The siblings also remain devoted political activists in their personal lives. They took to social media to publicly voice their solidarity with Palestine, vowing to never perform in Israel so long as their military occupation of Palestine continues and urging other artists to follow suit. During the 2018 Swedish election, Karin and Olof encouraged their Swedish followers to support Vänsterpartiet, the Left Party. That same year, they endorsed Ful’s art exhibition Mothers’ Manifest, “part two of [their] work around migration policies and racist borders resulting in loss of family members, human trafficking, deportations and criminalization of people searching for more dignified lives.” Karin and Olof have also lended their creative prowess to political activist groups, producing the music used in Vahák (Violence in Sami) — a performance raising awareness for victims of domestic violence in eastern Europe — and in Framtidens välfärd (Future Welfare)’s promotional videos protesting the “commodification of the Swedish welfare system.”
To celebrate their twentieth anniversary, Karin and Olof re-issued some of their rarities — including their soundtrack for 2003 Swedish drama Hannah med H and their live album The Knife: Live At Terminal 5 (2017) — and shared previously unreleased remixes of some of their biggest hits — like “Heartbeats” and “Pass This On.” They also released their entire musical catalogue on Bandcamp for the first time and revealed on their website that they are “currently planning an event to mark the anniversary of The Knife later this year with something special.” They have yet to share any more information regarding this surprise.
Karin and Olof have certainly left their imprint on the music industry — paving the way for other queer artists, ushering in an era of sonic experimentation, and proving that success is possible without the help of a major label. The recent emergence of hyperpop, a new subgenre of electronic music, is a testament to The Knife’s impact. Queer artists, such as internet superstars 100 Gecs, are currently at the forefront of a scene, which, less than a decade ago, was ruled by cisgender, heterosexual men — a toxic and exclusionary culture that The Knife actively sought to disrupt with Shaking the Habitual. They are producing eccentric and unorthodox electronic music (often with pitch-shifted vocals) that is inherently political in nature, unafraid to explore themes of gender and sexuality. Most of the artists themselves are not signed to any major labels, choosing instead to release their music independently. 100 Gecs recently signed to Atlantic Records, but they initially put out their music on their own record label, Dog Show Records. The artists are also unafraid to get political, using their large social media platforms to raise awareness for social injustices and donating some of the proceeds from streams and live performances to nonprofit charities and activist organizations; Square Garden, a virtual concert on Minecraft organized by 100 Gecs, raised money for Feeding America, a nationwide network of food banks that has become increasingly essential in the age of coronavirus. Practically everything about the hyperpop movement — from the political overtones to the unconventional release strategies — closely mirrors the path forged by The Knife two decades prior.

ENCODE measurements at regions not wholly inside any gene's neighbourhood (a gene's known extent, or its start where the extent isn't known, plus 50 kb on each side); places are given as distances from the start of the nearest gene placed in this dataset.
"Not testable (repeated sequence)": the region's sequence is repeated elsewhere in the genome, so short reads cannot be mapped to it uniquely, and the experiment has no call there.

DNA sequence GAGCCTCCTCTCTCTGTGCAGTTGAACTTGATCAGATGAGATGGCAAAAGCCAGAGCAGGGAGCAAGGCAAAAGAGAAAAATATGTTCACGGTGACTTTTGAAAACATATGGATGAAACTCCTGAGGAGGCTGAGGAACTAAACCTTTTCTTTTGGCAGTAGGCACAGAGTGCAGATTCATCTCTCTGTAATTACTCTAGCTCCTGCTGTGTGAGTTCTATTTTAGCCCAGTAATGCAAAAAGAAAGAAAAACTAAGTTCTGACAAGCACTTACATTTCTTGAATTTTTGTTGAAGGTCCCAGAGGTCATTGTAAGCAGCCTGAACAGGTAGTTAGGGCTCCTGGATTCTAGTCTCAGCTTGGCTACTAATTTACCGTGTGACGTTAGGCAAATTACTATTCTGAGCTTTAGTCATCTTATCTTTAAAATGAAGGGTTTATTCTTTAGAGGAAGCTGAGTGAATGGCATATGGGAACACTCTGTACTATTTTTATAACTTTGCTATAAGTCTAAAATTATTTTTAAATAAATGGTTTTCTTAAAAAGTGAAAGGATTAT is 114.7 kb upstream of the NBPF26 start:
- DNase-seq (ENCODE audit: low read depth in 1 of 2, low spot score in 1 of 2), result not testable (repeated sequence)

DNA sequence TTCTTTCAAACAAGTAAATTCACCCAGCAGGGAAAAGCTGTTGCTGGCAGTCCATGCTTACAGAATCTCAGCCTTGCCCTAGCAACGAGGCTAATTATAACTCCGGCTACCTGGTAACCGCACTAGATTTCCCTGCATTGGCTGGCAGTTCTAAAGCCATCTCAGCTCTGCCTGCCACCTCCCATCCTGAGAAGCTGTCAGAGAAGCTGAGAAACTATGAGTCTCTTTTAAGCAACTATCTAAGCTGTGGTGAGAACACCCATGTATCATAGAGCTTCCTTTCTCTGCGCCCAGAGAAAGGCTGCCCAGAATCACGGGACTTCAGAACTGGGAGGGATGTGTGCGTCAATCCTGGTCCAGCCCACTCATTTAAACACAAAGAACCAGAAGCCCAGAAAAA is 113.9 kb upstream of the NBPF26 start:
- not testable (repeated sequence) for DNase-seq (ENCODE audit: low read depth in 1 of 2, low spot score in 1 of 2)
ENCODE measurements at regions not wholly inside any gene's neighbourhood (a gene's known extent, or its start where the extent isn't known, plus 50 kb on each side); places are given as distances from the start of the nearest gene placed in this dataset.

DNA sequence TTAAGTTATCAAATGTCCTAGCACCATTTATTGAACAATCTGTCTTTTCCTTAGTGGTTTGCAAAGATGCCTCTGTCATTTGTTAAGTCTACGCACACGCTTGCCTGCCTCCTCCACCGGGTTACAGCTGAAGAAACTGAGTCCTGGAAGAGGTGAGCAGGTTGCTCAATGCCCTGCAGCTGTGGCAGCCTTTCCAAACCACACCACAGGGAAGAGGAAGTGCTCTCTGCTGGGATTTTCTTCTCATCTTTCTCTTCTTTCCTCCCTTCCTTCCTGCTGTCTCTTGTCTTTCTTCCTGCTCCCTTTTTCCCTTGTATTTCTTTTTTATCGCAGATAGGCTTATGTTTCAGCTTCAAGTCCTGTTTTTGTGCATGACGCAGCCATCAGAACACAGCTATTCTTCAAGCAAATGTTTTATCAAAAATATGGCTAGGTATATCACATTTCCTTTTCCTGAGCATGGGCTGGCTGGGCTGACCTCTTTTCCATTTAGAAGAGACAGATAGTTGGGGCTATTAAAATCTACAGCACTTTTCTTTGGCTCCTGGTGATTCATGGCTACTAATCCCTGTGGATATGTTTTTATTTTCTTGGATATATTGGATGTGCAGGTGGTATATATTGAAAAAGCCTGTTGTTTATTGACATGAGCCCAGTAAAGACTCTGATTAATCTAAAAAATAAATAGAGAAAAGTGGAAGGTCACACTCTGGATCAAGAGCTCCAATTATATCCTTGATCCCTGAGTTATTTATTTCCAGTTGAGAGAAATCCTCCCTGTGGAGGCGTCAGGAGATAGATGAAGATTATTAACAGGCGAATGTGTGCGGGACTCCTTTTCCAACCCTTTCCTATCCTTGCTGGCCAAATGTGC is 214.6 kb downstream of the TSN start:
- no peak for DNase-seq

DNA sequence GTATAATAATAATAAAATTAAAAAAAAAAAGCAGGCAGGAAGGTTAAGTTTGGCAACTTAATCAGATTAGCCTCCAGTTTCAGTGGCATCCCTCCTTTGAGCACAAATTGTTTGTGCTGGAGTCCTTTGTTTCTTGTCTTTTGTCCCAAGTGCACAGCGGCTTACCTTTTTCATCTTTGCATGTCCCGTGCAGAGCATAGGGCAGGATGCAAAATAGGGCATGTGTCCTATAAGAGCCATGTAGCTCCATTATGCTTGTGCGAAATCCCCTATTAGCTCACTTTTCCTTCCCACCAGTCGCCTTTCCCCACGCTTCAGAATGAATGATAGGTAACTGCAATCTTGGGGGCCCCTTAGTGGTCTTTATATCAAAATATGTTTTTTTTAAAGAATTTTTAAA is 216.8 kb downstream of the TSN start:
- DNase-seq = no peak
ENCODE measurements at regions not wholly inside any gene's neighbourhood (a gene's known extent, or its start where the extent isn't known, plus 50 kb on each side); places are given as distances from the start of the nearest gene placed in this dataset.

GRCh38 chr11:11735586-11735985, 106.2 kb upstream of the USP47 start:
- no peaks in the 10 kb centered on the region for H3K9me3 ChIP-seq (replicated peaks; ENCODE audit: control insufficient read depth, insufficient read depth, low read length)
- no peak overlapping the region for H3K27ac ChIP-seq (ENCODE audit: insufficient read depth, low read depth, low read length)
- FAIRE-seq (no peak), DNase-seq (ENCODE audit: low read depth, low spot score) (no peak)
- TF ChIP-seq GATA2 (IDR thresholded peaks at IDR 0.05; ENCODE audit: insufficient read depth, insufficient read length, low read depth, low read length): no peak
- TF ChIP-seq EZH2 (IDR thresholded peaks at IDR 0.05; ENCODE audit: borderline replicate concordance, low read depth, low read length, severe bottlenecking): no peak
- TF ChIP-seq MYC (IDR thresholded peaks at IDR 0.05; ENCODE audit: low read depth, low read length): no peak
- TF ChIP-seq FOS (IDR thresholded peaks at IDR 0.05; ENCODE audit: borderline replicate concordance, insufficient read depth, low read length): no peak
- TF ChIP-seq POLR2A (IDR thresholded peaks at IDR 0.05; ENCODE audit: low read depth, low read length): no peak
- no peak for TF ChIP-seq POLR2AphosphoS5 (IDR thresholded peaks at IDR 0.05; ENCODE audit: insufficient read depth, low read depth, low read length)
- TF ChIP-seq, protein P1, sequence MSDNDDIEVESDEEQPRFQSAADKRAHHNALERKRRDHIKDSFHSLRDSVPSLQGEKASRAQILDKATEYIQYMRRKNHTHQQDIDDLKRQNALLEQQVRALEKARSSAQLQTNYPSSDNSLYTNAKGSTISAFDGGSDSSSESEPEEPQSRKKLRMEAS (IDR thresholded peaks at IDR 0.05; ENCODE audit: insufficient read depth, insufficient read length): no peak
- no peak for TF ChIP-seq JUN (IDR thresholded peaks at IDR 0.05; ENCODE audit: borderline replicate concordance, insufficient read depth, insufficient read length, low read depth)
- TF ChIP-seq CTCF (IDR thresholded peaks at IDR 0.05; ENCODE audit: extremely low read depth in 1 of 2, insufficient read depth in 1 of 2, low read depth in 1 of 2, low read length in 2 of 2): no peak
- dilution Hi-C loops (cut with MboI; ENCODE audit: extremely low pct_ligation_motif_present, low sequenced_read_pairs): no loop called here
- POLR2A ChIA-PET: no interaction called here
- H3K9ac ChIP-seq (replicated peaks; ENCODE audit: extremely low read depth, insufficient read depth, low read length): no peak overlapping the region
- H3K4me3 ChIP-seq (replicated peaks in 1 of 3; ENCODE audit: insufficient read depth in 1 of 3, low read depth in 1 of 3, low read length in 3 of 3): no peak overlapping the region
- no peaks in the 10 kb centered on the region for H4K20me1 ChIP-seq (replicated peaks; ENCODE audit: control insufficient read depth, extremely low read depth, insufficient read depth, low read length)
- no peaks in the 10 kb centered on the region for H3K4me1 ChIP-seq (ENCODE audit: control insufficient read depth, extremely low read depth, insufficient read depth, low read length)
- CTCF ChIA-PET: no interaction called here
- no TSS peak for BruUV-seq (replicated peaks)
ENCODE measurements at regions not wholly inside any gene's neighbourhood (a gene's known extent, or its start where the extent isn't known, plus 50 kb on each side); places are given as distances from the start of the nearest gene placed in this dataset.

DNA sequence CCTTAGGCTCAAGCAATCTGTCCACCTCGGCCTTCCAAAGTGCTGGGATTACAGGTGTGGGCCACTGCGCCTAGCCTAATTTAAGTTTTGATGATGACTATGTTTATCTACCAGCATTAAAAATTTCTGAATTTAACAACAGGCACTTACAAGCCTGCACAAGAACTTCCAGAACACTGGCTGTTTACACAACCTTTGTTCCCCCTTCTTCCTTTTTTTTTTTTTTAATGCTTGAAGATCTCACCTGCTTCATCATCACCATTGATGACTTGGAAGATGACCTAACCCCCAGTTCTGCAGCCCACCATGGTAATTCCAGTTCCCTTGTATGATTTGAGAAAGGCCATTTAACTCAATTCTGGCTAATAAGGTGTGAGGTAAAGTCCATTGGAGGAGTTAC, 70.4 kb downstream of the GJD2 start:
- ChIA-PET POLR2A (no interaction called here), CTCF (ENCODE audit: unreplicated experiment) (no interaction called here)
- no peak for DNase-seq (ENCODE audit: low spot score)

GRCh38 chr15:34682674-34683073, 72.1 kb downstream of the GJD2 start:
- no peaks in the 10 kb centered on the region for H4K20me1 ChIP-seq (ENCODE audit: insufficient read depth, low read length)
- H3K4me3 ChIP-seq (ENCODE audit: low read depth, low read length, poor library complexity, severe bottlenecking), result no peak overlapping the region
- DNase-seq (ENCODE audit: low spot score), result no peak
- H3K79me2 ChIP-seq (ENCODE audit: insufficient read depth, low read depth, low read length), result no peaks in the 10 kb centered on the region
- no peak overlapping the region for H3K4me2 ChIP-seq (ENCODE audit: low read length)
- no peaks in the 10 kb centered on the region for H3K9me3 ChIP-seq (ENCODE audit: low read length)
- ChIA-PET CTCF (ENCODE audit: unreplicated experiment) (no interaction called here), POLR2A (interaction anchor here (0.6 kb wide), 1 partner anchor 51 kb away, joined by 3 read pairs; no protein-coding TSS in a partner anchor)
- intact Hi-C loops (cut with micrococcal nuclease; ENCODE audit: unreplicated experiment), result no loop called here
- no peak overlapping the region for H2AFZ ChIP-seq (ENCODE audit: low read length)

Karin and Olof are trailblazers who revolutionized electronic music with their refusal to conform in any aspect. They introduced distinct new sounds that reshaped the sonic landscapes of the genre and managed to open the floor to thought-provoking conversations on gender identity, sexuality, and power structures in the process. One would expect the breakup of a duo as influential as The Knife to leave a void, but what occurred is the opposite. Their presence continues to be felt; they left a permanent imprint on music and are largely responsible for the state of electronic music today — inclusive, outspoken, and always one step ahead of the curve.